Reprisals

Reprisals

Why is it important to understand and counter reprisals?   Reprisals and silence in the face of wrongdoing ensure wrongdoing and corruption flourish at great costs to individuals and society.  This includes not only damage to the economy and loss of money but also risks to the health and safety of people.  Another consequence of allowing the continuation of reprisals against whistleblowers raises concerns about legitimizing organizational lawlessness and accepting corruption in government as a norm.  Further, when institutional corruption occurs it can include loss of public trust.

In addition to personal factors, systemic factors influence whether concerns will be raised internally such as the internal environment.  The ethical climate inside an organization is a major factor.

Organizational behaviorists assert that there are three elements which contribute to ethical dysfunction - structure, leadership and culture.  Structure, as in a strict vertical hierarchy, inhibits communication and leaves a whistleblower with few options, particularly when there is top-down unethicality. Leadership has a powerful influence on the organizational culture.  Leaders’ behaviors send important messages about what is important and what is not, how they respond to crises, what they reward and punish, and who they hire and fire.  The culture of an organization or how people behave and treat each other takes its cues from leaders.   (Source: Jurkiewicz, C. L. and R.A. Giacalone.  “Organizational Determinants of Ethical Dysfunctionality”. Journal of Business Ethics.  (2014))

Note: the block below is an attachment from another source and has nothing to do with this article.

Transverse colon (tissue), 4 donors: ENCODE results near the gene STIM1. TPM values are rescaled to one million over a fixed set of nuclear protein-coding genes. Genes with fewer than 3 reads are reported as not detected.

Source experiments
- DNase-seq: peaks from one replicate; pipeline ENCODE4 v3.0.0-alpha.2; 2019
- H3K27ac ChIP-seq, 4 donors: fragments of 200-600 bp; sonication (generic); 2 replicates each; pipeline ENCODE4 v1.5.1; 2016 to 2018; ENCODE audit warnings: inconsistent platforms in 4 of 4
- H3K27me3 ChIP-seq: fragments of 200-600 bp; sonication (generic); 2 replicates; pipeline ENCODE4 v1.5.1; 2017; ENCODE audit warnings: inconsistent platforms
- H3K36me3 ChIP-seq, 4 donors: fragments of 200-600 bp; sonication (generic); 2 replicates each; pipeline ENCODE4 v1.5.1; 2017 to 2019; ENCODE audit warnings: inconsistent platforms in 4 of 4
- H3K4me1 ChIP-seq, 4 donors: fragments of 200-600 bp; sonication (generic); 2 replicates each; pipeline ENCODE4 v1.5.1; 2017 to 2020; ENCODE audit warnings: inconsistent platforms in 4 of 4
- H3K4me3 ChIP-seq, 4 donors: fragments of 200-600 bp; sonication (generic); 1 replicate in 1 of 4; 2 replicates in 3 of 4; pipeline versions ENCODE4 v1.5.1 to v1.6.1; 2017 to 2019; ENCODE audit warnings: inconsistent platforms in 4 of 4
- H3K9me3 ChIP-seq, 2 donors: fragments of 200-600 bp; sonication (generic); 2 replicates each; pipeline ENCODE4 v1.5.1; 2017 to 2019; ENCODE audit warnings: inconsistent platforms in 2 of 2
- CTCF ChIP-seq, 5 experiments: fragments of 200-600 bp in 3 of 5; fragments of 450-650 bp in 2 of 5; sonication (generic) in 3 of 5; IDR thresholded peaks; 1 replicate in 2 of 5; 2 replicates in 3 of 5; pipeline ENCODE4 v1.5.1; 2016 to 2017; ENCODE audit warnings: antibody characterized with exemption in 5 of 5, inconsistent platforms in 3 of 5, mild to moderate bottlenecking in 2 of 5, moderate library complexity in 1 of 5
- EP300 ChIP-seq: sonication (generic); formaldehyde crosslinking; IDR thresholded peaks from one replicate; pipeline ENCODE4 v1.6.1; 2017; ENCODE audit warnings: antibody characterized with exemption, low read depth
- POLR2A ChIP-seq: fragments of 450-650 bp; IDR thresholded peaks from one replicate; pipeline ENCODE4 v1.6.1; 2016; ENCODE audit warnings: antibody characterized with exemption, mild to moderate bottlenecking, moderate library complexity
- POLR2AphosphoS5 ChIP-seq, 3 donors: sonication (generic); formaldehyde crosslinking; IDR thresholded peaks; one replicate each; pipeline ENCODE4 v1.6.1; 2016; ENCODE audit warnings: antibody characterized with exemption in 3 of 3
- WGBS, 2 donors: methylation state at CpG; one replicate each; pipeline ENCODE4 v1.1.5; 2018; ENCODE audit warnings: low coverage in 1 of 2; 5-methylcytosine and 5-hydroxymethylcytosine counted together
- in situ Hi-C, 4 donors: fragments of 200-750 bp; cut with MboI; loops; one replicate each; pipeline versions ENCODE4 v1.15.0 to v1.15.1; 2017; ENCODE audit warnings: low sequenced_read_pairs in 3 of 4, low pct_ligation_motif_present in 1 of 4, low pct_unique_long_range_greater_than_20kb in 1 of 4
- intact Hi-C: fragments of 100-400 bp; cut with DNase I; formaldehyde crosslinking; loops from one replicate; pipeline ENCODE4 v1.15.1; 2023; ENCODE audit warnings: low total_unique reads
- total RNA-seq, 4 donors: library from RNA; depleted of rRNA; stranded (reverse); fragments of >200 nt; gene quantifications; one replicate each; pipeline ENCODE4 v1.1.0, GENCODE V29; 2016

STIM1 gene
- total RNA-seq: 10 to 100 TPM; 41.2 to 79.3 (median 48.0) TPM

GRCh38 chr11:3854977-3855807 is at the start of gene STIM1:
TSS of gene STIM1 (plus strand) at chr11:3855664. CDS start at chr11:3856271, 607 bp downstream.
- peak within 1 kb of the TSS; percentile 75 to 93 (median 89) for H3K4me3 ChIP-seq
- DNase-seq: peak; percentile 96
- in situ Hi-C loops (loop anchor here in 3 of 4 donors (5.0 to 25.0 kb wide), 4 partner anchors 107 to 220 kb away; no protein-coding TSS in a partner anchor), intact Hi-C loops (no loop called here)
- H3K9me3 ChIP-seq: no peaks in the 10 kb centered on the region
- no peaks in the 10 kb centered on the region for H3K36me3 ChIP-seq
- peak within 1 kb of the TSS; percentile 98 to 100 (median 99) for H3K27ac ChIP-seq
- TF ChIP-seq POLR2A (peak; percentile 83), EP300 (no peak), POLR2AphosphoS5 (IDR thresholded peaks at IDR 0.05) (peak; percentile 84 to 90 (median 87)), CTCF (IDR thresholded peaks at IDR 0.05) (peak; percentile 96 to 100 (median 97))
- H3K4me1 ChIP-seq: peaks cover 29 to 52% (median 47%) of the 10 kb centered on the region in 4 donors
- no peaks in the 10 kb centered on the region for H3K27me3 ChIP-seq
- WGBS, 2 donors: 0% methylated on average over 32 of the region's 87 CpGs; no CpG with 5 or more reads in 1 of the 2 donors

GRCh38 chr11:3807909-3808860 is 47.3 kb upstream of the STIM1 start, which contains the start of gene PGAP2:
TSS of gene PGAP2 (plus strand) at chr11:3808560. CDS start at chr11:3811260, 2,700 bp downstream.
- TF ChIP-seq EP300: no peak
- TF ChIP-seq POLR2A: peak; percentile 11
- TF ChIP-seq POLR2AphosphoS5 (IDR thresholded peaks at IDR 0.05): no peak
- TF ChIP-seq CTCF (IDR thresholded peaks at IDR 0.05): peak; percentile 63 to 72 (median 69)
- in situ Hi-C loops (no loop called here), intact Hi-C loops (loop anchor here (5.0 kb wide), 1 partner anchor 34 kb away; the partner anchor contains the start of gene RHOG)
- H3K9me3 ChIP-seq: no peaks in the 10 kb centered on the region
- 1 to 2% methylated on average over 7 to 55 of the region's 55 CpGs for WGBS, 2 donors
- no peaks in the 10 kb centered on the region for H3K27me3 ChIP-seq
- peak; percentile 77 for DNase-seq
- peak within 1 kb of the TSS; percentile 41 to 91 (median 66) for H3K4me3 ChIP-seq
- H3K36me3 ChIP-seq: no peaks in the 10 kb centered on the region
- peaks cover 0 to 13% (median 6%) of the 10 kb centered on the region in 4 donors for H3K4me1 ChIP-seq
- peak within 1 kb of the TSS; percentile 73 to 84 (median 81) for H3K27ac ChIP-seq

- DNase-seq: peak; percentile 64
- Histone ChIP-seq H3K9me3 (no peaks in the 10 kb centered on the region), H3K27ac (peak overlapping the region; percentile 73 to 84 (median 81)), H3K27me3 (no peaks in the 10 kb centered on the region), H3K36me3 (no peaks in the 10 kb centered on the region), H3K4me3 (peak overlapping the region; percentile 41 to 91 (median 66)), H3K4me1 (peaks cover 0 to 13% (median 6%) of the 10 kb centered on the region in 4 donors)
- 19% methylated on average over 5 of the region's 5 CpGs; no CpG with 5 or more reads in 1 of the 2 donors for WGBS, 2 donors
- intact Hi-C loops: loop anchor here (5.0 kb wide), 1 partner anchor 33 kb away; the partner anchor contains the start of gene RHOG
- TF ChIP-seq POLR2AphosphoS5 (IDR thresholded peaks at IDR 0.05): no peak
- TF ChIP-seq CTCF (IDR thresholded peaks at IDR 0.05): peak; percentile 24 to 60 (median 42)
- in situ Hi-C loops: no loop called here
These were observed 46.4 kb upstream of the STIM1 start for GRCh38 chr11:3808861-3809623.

For a fuller understanding of reprisals it is necessary to also consider the external environment in which organizations exist as this external environment has an influence on the internal environment.   Researchers explain that organizational misconduct is socially and culturally produced.  Facilitating this is:  competition, economic success as a culturally approved goal, and erosion of norms supporting legitimate procedures for achieving this success.  (Source:  Merton qtd. in Vaughan – Controlling Unlawful Organizational Behaviour (1985)).

When misconduct occurs, it often sparks whistleblowing if internal cultures are not conducive to dealing with disclosures appropriately.  And whistleblowing sparks reprisals.  When misconduct is exposed, either internally or externally, it is often perceived as a threat - whether innocent or guilty – to other individuals’ ego, group or system and triggers underlying cognitive processes and emotions.   These processes are often instinctive.  Before change can take place, individuals in organizations need to become aware and understand how these thought processes and emotions influence individual and group behavior.

The following diagram depicts a federal organization and what is happening in its external environment.   It also summarizes individual and organizational factors in its internal environment that moderate or influence how serious or otherwise reprisals will be.   All organizations – both public and private, exist in a similar environment.

Reprisals


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